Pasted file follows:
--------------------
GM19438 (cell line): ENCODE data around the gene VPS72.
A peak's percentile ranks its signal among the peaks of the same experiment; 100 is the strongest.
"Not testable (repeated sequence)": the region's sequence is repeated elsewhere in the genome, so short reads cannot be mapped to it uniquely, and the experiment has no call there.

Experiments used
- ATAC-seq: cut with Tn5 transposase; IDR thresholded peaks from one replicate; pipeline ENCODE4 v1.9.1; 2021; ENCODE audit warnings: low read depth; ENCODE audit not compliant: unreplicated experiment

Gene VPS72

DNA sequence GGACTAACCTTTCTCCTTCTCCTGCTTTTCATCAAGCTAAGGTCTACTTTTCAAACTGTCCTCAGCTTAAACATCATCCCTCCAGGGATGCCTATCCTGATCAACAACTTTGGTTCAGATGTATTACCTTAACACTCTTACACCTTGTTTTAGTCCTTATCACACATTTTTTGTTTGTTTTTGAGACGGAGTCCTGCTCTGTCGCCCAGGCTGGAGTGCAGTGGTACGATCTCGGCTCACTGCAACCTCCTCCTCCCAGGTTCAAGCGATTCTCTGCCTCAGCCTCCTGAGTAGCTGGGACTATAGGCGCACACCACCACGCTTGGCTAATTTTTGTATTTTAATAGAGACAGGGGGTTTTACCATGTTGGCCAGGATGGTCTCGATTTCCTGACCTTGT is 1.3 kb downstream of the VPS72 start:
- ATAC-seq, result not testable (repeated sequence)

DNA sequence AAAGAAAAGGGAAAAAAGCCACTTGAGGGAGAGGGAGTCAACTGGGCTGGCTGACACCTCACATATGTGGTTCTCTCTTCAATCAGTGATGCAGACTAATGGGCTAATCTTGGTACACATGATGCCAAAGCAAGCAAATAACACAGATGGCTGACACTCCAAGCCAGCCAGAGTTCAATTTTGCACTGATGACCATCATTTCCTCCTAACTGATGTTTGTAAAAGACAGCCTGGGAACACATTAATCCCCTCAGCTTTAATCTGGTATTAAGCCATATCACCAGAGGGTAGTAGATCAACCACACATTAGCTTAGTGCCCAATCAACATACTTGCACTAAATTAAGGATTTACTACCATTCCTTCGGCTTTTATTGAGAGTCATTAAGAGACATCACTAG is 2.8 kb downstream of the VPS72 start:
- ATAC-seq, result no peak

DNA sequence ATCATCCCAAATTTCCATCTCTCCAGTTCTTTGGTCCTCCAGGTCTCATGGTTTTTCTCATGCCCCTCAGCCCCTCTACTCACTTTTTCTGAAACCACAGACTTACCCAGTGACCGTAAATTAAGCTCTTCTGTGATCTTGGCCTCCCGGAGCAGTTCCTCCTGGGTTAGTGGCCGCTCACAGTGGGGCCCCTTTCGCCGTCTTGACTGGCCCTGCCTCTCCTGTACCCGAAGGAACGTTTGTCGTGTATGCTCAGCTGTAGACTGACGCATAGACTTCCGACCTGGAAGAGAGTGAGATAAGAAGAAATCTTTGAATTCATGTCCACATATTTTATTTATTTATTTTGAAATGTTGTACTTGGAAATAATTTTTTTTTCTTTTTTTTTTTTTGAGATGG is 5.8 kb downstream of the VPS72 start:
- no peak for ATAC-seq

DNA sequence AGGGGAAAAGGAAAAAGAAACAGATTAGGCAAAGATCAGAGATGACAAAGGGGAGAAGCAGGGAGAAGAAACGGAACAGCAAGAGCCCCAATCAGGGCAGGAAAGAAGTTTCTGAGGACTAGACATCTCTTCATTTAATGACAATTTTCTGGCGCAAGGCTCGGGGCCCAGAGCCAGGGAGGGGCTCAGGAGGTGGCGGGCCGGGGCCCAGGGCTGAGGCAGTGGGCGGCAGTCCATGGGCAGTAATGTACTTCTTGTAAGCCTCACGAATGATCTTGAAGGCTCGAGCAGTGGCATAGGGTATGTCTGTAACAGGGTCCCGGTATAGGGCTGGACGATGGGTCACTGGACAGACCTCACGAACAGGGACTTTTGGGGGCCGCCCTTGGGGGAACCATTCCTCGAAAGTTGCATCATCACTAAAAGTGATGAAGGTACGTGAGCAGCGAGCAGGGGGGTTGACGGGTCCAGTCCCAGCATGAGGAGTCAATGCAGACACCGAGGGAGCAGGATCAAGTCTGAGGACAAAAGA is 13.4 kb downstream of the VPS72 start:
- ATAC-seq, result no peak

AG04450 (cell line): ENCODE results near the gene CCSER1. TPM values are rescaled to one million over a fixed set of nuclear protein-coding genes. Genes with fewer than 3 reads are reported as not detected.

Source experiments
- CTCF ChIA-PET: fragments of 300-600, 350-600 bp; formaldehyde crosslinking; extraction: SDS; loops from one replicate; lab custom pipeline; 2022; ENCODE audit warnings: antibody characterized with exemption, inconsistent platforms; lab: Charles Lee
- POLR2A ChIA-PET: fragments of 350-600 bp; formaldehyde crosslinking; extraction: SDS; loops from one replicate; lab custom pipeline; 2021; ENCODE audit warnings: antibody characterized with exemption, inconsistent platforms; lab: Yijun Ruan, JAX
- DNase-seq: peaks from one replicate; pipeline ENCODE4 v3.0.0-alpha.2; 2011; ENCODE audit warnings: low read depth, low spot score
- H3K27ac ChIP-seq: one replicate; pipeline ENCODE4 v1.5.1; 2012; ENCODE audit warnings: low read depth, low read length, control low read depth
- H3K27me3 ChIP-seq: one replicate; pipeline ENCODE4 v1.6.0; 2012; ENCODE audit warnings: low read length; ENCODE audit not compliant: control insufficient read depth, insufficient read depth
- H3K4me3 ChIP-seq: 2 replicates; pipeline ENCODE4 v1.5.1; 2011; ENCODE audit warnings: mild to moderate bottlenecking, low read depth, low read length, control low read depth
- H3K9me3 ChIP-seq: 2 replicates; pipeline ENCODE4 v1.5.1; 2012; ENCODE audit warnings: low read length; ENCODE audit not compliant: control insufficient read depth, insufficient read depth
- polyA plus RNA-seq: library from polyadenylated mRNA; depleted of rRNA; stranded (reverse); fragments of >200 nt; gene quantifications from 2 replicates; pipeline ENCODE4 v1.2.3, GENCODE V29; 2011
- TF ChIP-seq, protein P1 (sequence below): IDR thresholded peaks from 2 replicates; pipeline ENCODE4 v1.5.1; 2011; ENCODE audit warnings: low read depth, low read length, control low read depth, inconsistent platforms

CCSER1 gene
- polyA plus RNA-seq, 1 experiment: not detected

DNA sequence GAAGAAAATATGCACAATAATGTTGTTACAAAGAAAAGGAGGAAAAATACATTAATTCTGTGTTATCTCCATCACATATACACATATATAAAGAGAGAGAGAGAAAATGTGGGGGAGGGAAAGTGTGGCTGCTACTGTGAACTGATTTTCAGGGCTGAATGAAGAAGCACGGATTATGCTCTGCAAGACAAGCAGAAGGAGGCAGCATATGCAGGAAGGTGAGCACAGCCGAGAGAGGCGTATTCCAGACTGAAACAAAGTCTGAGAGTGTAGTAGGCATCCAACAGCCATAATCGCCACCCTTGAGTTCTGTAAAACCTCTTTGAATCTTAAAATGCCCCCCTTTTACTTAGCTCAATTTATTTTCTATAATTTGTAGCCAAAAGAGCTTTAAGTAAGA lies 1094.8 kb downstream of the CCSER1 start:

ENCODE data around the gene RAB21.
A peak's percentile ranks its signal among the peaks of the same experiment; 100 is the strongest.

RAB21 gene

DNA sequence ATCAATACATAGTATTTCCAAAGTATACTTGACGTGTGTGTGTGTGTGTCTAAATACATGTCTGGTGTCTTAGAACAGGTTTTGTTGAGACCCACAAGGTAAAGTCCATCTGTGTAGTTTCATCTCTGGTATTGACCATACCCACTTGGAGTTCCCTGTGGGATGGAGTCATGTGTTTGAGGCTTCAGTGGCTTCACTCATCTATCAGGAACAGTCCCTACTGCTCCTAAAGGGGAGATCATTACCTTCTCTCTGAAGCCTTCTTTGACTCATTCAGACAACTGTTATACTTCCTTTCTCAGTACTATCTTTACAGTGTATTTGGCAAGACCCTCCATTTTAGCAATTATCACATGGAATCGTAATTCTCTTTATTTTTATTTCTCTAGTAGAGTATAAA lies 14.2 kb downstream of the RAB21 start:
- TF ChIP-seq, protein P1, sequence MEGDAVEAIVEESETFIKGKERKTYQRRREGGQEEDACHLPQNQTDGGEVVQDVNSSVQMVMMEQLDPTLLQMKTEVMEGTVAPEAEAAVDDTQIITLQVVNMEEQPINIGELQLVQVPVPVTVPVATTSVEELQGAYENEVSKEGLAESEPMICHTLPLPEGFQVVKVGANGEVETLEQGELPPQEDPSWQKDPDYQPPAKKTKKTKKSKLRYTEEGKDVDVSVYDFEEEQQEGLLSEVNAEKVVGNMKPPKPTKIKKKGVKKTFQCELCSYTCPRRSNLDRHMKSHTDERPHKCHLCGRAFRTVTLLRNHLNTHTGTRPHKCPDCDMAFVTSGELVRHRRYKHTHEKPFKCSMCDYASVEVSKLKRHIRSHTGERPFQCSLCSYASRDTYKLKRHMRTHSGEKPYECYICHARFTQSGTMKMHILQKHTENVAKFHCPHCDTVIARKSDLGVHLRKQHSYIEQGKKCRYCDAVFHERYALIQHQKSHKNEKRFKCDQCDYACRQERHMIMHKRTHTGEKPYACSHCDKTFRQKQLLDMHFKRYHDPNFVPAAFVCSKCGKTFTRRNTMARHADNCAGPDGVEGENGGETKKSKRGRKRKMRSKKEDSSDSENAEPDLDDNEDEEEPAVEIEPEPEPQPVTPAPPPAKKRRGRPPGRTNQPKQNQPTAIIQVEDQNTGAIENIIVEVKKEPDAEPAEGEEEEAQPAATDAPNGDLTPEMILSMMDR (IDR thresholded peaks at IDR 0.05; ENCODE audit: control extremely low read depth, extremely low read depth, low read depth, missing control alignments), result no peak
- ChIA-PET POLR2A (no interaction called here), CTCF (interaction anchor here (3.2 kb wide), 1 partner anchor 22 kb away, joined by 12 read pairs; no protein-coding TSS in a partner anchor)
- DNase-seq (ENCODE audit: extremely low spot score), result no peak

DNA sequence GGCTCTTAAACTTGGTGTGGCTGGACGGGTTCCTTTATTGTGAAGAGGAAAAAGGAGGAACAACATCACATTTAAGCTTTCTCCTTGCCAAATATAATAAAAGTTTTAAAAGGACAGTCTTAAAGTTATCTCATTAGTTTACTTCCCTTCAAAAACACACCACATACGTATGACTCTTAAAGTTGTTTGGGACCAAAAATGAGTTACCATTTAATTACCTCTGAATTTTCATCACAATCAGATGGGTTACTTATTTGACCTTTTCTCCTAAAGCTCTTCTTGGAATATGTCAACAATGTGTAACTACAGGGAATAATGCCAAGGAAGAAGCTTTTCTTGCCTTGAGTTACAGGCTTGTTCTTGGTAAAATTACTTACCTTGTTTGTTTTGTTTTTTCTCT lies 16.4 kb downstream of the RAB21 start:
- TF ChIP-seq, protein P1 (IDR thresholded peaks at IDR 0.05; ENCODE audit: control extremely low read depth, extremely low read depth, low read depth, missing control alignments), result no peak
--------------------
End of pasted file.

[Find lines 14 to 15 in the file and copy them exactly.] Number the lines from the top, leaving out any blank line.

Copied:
- ATAC-seq, result no peak

AG04450 (cell line): ENCODE results near the gene CCSER1. TPM values are rescaled to one million over a fixed set of nuclear protein-coding genes. Genes with fewer than 3 reads are reported as not detected.